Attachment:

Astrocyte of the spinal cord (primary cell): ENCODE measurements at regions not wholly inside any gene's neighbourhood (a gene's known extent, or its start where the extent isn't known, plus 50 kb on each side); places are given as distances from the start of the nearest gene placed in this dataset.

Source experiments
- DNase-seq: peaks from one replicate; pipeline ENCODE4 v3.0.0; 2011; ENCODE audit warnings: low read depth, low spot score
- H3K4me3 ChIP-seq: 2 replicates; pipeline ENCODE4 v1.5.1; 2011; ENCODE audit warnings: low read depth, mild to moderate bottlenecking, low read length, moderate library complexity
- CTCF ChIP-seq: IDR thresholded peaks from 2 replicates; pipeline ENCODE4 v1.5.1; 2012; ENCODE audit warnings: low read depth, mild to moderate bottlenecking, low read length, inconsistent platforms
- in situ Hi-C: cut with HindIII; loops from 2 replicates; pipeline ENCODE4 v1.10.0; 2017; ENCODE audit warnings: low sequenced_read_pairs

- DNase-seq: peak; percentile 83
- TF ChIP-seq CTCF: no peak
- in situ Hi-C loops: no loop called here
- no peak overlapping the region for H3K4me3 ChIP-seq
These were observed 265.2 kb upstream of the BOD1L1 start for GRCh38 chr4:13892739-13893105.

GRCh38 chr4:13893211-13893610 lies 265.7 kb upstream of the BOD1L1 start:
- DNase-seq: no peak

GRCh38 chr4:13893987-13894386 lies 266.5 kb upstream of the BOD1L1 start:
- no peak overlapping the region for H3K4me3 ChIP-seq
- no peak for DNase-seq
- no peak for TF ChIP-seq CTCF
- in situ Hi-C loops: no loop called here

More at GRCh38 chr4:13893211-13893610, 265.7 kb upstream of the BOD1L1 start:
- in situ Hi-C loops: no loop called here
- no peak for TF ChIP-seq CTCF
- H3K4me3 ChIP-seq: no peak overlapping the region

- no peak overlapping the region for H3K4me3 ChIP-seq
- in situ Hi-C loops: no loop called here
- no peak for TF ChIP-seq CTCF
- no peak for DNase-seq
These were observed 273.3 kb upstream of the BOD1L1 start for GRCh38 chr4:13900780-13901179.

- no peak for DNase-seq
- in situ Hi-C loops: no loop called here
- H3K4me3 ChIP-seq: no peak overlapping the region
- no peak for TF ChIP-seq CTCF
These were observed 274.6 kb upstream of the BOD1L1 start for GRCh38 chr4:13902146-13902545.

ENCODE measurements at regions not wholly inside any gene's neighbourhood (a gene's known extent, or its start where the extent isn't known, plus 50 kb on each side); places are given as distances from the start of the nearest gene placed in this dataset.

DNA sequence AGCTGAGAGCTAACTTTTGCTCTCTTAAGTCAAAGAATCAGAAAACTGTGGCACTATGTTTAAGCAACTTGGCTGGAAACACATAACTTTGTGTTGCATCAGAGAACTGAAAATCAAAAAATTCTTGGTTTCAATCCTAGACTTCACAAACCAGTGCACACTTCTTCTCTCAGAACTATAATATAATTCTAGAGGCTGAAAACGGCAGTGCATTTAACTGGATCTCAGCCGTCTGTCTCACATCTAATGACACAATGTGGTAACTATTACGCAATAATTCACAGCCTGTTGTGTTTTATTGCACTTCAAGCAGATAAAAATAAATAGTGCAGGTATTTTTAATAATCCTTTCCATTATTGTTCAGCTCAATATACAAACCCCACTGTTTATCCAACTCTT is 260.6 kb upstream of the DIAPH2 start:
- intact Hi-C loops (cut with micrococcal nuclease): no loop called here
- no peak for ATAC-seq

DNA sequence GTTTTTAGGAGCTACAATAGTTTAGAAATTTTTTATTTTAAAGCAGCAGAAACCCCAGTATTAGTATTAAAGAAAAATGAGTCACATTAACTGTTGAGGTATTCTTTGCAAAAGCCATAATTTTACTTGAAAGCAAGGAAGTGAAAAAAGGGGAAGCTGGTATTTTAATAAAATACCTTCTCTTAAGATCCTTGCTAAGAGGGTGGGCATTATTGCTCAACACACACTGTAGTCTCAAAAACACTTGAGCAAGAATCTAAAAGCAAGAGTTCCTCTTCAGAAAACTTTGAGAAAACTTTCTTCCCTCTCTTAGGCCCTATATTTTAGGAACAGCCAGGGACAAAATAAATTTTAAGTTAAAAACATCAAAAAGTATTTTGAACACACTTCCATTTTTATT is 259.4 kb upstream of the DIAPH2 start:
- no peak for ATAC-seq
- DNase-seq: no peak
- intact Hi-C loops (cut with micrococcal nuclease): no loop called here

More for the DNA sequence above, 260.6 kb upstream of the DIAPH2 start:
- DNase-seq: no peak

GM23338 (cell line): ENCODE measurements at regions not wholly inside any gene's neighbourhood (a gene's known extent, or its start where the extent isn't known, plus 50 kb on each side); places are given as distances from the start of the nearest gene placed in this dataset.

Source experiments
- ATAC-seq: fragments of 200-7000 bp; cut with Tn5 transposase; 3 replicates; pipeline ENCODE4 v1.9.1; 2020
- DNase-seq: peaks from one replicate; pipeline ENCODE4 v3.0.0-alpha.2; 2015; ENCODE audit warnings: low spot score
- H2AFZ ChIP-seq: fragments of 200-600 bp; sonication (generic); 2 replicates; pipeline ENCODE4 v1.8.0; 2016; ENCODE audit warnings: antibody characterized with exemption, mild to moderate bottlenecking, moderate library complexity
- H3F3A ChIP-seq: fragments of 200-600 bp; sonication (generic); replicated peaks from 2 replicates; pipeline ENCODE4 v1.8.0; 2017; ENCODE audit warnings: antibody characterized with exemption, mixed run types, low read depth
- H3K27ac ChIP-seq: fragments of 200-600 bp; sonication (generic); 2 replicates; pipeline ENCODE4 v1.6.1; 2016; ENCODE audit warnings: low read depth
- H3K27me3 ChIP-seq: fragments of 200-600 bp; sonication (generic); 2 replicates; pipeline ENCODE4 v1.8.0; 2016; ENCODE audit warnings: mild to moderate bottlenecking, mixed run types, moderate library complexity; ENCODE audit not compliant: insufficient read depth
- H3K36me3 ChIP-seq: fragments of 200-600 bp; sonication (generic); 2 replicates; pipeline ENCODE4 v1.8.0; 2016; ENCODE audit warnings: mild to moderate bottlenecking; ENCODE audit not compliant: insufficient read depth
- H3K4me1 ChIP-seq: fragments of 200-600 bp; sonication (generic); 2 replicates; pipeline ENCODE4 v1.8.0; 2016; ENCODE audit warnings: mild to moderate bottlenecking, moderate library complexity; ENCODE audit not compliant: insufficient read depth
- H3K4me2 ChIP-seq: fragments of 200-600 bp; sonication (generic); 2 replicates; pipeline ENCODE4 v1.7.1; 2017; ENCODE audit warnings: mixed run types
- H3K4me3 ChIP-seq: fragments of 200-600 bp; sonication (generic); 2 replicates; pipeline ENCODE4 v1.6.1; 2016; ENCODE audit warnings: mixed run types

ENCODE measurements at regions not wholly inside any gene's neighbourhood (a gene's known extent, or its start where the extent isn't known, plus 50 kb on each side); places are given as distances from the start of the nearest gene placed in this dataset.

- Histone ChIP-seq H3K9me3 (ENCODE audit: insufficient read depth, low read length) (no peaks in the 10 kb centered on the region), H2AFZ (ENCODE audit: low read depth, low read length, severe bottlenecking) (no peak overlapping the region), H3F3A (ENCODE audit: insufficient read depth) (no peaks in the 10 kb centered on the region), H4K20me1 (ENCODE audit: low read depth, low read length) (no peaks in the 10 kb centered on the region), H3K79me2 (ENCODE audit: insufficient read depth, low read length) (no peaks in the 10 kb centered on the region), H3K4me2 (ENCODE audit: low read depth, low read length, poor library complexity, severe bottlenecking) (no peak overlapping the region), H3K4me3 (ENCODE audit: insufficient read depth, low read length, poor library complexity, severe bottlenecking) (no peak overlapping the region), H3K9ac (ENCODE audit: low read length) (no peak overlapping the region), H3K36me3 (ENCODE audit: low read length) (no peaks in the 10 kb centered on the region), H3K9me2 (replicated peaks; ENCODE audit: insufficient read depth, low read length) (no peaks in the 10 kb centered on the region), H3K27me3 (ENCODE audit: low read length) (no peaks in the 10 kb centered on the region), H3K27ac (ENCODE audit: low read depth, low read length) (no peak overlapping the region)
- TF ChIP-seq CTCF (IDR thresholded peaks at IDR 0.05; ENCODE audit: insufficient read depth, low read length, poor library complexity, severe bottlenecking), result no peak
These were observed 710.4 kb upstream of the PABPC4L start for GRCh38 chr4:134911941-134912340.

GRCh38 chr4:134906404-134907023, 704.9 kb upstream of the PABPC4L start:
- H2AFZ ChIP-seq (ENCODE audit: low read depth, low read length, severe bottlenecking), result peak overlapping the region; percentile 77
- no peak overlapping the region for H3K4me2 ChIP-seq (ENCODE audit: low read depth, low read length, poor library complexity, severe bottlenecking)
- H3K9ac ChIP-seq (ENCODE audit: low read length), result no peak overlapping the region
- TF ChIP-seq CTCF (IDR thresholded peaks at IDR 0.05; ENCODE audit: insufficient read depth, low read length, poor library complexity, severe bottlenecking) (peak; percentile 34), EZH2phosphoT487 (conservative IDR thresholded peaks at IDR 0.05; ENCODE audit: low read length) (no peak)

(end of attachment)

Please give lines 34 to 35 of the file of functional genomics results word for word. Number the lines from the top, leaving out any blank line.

DNA sequence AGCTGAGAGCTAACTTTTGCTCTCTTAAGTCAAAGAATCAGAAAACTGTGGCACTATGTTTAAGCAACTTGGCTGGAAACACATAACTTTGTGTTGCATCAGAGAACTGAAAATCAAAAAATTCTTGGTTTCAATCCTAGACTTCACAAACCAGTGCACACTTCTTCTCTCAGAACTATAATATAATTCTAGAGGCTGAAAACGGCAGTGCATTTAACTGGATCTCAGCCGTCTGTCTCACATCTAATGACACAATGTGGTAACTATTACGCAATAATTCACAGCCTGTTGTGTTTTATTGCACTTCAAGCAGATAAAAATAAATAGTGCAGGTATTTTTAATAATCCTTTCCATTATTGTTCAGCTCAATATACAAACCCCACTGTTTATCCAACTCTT is 260.6 kb upstream of the DIAPH2 start:
- intact Hi-C loops (cut with micrococcal nuclease): no loop called here